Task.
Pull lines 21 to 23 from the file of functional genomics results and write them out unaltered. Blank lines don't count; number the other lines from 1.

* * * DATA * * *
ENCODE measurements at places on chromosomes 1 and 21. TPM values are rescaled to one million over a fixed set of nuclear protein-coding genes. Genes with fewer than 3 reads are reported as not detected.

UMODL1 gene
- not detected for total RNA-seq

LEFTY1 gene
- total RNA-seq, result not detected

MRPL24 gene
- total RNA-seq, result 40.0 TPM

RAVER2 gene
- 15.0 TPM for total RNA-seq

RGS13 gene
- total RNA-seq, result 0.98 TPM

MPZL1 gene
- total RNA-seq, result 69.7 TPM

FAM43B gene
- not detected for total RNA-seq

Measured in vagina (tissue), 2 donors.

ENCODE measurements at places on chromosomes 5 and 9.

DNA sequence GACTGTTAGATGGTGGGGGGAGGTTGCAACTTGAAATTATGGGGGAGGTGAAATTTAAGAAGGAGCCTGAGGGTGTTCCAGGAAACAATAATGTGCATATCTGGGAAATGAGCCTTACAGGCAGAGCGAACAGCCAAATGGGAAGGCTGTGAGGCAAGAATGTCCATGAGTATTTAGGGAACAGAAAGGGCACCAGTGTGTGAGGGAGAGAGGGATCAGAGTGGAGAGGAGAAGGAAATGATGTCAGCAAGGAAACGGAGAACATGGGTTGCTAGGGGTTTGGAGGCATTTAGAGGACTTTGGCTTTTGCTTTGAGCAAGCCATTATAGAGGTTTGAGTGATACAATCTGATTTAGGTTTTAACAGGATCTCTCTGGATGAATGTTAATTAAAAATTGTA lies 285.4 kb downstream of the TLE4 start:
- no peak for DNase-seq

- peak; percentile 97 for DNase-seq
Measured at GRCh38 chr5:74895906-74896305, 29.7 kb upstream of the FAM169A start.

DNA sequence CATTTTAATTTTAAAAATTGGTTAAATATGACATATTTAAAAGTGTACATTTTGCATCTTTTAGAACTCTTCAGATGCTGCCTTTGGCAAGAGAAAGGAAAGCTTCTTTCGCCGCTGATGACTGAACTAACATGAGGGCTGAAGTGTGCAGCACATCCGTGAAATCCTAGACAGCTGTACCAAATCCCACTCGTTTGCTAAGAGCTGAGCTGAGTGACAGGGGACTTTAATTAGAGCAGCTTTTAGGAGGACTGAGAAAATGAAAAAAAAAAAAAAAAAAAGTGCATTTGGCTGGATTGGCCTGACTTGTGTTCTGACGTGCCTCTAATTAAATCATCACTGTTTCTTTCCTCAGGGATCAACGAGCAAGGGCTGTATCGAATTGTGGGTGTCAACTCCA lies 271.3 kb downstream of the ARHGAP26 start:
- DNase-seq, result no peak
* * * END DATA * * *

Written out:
Measured at GRCh38 chr5:74895906-74896305, 29.7 kb upstream of the FAM169A start.

DNA sequence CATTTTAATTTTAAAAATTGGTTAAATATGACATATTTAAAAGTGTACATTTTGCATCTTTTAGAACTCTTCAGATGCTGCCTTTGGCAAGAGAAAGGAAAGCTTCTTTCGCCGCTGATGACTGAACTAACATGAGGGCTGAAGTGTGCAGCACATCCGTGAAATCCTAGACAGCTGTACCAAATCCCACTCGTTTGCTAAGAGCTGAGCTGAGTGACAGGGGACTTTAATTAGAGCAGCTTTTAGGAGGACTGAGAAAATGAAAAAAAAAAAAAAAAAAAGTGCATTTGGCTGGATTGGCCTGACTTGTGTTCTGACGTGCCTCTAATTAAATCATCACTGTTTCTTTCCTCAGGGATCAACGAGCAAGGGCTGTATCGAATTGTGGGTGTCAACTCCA lies 271.3 kb downstream of the ARHGAP26 start:
- DNase-seq, result no peak